Today (November 9) is the anniversary of one of the most remarkable days in my life. It happened 25 years.
The Berlin Wall — the symbol of a divided world — was torn down by the residents of Berlin on November 9, 1989. The Cold War, the defining feature of world politics for forty-four years, ended without a battle. It ended with a bunch of teenagers climbing on top of an ugly concrete edifice, covering it with spray paint, and then knocking it down with sledge hammers.
I was a college senior in Williamstown, Massachusetts, watching the events with my roommates. Yes, the revolution was actually televised. It was the capstone of a remarkable year of student-led protests, beginning with the overthrow of Marcos in the Phillipines, then the protests in Tianamen Square (which were crushed), and culminating in the crowds of Berliners taking destiny in their own hands.
To fully appreciate the magnitude of the Wall coming down, you had to live during the Cold War when the rivalry between the U.S.-U.S.S.R. dominated everything: Olympic sports, Hollywood movies, American politics. My generation was the “Wolverine generation,” raised with the specter of Communist invasion or nuclear war.
(If you don’t understand the allusion, then go immediately to Netflix and rent “Red Dawn,” with starring turns by Jennifer Gray and Patrick Swayze).
It may seem remote and far-fetched today but those same impulses propelled Ronald Reagan to huge electoral majorities. (And also elected a lot of hawkish Democrats). America’s business was staying ahead of the Soviets in any way that we could.
That narrative didn’t end overnight. It took the elevation of Gorbachev in the Soviet Union as a “reformer” of the Soviet system, which was meanwhile collapsing around the globe as a viable economic mechanism.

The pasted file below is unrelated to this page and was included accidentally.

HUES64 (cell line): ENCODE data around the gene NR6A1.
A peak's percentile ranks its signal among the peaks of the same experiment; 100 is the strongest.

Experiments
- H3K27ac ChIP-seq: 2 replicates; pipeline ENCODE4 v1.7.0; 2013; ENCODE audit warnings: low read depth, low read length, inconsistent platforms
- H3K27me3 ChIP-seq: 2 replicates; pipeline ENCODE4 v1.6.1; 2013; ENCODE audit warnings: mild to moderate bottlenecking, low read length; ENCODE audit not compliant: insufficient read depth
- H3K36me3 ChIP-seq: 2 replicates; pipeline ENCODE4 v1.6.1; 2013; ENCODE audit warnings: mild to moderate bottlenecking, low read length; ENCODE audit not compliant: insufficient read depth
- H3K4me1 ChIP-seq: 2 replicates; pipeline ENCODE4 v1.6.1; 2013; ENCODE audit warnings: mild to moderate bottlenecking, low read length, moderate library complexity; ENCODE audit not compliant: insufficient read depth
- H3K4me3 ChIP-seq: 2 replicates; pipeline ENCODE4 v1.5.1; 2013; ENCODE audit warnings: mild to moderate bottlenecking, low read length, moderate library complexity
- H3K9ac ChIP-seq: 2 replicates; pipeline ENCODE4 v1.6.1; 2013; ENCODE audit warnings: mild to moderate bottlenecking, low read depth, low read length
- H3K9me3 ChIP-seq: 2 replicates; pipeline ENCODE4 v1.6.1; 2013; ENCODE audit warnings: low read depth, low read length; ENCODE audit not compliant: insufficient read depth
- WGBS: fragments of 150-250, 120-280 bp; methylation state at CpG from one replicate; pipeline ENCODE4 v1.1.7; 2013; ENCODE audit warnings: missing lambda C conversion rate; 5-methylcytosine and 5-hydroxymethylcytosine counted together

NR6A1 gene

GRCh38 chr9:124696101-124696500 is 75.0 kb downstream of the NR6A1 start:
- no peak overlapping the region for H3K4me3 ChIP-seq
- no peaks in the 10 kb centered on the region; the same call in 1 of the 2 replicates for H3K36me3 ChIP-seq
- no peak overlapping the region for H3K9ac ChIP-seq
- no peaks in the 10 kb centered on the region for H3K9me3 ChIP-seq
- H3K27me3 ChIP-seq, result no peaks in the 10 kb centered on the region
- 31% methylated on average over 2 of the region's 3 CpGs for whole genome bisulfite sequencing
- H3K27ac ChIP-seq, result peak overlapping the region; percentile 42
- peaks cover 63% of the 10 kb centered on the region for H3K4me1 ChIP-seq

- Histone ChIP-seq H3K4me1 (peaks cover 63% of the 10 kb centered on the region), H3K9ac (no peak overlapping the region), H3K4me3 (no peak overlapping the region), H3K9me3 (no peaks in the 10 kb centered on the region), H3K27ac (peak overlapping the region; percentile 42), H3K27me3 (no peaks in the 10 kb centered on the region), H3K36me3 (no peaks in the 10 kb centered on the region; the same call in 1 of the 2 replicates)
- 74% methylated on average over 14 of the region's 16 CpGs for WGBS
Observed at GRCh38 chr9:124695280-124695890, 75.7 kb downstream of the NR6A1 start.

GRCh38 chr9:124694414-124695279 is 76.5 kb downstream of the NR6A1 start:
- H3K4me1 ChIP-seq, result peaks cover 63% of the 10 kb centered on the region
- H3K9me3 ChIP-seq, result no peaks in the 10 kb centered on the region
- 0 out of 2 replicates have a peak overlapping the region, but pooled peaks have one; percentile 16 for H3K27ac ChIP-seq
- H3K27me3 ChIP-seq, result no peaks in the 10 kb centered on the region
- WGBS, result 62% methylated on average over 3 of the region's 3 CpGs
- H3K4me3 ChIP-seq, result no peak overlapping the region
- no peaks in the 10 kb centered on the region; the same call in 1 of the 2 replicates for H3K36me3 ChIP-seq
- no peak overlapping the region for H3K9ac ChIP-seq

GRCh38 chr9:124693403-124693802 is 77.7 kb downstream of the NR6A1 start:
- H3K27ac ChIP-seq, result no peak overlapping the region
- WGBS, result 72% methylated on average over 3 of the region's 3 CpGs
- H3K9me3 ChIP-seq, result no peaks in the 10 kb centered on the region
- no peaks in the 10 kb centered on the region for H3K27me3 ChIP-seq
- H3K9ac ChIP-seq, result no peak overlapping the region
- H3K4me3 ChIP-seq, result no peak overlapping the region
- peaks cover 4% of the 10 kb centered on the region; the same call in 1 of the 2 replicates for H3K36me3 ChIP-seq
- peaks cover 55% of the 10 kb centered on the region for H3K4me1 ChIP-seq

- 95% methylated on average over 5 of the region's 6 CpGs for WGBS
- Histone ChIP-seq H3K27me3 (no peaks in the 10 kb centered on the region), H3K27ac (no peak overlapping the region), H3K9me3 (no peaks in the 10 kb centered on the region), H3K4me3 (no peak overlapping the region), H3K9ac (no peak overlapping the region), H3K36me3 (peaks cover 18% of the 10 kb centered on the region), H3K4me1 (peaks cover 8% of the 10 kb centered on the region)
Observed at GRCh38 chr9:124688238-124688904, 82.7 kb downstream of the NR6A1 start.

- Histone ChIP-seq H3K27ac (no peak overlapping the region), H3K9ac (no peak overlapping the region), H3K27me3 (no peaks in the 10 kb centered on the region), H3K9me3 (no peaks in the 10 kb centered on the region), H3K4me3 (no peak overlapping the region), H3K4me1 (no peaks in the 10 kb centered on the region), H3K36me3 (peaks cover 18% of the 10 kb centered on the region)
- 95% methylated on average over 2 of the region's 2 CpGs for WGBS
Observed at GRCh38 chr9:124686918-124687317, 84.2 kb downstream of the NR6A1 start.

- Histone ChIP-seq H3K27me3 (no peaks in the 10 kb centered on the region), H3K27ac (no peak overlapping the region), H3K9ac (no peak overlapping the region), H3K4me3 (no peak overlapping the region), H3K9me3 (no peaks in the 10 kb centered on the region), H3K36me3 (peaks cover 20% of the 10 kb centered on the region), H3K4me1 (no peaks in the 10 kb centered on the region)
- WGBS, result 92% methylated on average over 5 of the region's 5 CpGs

In 1989, the forces had begun to push opposition groups in Eastern Europe to actually assert themselves publicly, an unthinkable option during the era of Communist domination when the Soviets or their satellite stooges routinely crushed nationalists, democrats or other dissidents.
When Gorbachev announced that the Eastern Europe nations could decide their own destiny, then the fate of their Communist regimes was sealed. Nobody ever liked them and their incestuous relation with the Soviets made them toxic to the general populace in countries like Poland, Hungary, East Germany and Czechoslovakia. If they were lucky they could fade into obscurity. If they were unlucky, then they were shot by their unbound countrymen (like Ceaucescu in Romania).
We didn’t know this in November 1989 but the fall of the Berlin Wall would change American politics permanently and dramatically. For two generations, the principal job of an American President was to be the “Leader of the Free World.” That was not hyperbole; that was a job description which accurately described the role of the USA in preserving free institutions and free countries like Japan, West Germany and South Korea. The success in that role has been one of our greatest national achievements.
In my own mind, the fall of the Berlin Wall shows that individuals can determine their own destiny — and that freedom eventually wins. It did in 1989.